The Truth About Cats & Dogs
(This article first appeared in the April 2014 edition of ‘Birdwatching’)
It is time we started to tell the truth about cats and dogs and how they impact on wildlife. For far too long we have been apologists for our pets… perhaps because we British are so besotted with them!
Myths abound and are often given credence by the very people who should know better… a short while ago the steam rose from my ears when I heard an RSPB spokesmen say that while cats killed millions of birds, reptiles, amphibians and small mammals we need not worry as habitat loss is a far bigger problem.
Instead of hearing the problem, most cat owners just hear that they need not worry. But the fact is that our wildlife cannot take another hit from anywhere as it is under so much pressure from habitat degradation and loss, disturbance, deliberate persecution, human hazards like light pollution and litter – so everything else that decreases their numbers needs to be addressed! One might just as casually and irresponsibly say that Chinese medicine has always used tiger bones, so it is not that which is leading to their imminent extinction.
In many parts of Australia cats must either be kept indoors or confined to escape-proof runs in gardens. In the US cats are now acknowledged as the leading cause of passerine fatalities. But in blighty we bury our heads, ostrich-like, so deep that we are in danger of suffocation.
Of course that analogy is based on a myth about ostriches… but no worse a myth than that ‘Tiddles wouldn’t hurt a fly’ and ‘my moggy is rubbish at hunting’.
Fact – Cats wander miles from home and many nightly use strangers cat-flaps and eat their food, hunt in the surrounding countryside and rarely bring home what they catch. No corpse on your doorstep is no evidence, not proof of innocence. They may only kill the same percentage as they always have, but do the math! There are now 10 million cats in the UK (twice what there were a generation ago). If 5 million cats once killed 10% of 10 million thrushes, then twice as many cats are now killing 20% of 1 million thrushes, which has a great deal more impact!
Fact – at least seven different neighbourhood cats come into my otherwise cat-free yard. Lion manure, high pitched sound and all sorts of physical barriers do not keep them out. They kill birds and deter them from visiting my feeders. But I am allowed no recourse at all! If a dog were to do the same I could take extreme measure to rid myself of the pest and prosecute its owner.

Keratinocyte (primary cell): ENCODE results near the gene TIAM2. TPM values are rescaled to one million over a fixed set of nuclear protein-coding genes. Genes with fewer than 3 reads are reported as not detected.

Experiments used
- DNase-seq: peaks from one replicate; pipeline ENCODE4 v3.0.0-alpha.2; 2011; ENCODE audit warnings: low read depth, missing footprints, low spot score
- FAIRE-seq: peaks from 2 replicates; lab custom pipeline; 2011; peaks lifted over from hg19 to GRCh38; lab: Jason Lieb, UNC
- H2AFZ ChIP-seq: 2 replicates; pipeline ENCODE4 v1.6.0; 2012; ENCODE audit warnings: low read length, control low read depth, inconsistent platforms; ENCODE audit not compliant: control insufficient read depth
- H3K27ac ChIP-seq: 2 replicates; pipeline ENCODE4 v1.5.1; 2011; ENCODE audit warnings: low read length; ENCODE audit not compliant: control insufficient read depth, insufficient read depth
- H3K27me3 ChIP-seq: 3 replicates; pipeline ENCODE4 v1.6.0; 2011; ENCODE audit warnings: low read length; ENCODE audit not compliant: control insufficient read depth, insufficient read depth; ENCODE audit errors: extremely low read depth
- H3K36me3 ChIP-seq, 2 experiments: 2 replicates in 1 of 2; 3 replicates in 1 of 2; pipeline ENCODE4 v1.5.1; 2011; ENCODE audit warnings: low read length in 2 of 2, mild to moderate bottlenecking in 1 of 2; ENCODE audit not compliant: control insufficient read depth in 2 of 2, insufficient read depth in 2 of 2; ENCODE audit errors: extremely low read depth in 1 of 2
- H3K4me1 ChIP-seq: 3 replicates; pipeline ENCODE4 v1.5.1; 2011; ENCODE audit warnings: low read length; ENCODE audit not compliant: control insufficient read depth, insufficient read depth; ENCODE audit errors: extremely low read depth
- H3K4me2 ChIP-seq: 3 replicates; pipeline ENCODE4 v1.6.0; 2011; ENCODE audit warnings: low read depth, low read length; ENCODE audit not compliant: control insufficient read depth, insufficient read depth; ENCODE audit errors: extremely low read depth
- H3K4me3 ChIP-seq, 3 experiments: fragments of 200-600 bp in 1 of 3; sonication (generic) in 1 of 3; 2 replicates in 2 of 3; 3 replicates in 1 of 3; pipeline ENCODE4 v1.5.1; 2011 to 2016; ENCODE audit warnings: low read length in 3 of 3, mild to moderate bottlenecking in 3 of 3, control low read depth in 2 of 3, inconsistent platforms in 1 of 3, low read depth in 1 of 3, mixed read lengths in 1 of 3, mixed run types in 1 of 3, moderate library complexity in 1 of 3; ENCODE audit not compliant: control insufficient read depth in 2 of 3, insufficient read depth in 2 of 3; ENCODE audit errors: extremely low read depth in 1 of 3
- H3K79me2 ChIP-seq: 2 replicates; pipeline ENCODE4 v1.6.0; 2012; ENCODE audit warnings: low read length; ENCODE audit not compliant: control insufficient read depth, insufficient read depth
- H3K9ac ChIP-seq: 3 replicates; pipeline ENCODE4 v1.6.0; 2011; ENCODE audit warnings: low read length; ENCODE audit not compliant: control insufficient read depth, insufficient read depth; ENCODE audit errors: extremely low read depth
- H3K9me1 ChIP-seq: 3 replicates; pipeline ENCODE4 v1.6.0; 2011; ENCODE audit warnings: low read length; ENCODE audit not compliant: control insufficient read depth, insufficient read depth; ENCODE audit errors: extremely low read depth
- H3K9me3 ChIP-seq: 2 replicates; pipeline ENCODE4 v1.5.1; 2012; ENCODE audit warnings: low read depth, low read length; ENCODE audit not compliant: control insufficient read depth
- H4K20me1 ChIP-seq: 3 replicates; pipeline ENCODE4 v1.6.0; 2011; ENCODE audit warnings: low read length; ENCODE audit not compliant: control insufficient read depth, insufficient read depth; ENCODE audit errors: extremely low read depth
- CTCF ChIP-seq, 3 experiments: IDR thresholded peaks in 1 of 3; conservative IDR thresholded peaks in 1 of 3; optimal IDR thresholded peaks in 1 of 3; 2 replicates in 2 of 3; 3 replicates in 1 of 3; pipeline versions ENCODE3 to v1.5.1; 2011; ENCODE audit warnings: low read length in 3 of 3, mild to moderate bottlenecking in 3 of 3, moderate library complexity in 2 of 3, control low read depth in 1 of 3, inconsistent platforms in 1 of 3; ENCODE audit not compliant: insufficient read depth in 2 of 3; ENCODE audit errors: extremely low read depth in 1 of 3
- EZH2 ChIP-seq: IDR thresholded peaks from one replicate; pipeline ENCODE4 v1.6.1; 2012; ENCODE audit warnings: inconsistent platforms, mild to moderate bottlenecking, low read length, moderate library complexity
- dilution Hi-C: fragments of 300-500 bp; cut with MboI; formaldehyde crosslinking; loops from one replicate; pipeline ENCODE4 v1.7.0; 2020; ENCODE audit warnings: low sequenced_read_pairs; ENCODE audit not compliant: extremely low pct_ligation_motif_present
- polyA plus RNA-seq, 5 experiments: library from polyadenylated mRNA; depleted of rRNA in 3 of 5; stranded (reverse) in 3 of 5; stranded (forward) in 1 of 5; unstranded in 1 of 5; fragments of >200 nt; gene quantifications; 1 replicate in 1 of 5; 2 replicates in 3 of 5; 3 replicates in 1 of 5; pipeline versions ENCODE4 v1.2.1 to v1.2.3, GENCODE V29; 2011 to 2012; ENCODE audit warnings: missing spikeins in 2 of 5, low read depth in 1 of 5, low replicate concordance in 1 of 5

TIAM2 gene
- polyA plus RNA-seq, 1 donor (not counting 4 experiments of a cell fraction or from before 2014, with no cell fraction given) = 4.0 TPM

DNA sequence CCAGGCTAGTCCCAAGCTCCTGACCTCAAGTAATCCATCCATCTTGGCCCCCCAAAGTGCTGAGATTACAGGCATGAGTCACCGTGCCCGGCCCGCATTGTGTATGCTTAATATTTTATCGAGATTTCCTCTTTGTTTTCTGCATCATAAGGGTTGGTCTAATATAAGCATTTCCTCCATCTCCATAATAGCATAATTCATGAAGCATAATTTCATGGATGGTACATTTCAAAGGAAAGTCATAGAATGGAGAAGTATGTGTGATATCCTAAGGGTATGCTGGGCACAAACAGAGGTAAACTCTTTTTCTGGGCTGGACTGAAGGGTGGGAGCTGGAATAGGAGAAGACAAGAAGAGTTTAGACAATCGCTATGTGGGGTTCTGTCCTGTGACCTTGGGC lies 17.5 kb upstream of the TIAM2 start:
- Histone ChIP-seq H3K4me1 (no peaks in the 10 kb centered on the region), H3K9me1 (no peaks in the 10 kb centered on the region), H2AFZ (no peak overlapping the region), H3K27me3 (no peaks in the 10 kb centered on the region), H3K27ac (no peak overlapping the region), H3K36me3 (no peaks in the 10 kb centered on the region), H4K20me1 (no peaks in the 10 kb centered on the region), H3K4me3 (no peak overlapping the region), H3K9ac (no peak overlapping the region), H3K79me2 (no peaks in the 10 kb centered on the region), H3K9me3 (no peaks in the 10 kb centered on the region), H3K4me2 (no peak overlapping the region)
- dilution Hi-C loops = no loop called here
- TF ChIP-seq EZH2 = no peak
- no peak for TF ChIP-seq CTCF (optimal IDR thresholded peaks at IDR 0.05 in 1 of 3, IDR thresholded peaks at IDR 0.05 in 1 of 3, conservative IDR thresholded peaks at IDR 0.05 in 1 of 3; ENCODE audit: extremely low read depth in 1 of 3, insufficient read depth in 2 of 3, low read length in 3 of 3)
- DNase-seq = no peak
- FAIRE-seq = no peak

Fact – most of us have told our children they can only have pets if they take responsibility for them, but we adults feel under no such obligation.
Dogs are not innocent – they are often encouraged by their moronic owners to chase waders along the tideline and are not restrained from covering me in muddy footprints or scaring me off a public footpath. I am sick of being told that they are only being playful. I doubt a well-placed Wellington Boot from me would seem playful to their owners! Dogs disturb birds… studies show that bird density is less in footpaths where dogs are allowed than along footpaths where they are banned.
Dogs, on the whole, do not kill wildlife, but they are expected to be under the control of their owners who are legally responsible for their actions… even on their own property, let alone on mine or in the local country park.
Where does that leave us?
Well it must not be blithely ignoring the problem! It is time for legislation that obliges cat owners to be responsible for their pet’s whereabouts and behaviour. They should be under control. KEEP CATS INDOORS (or escape proof enclosures). Moreover, ALL pets should be licensed and identity chipped!
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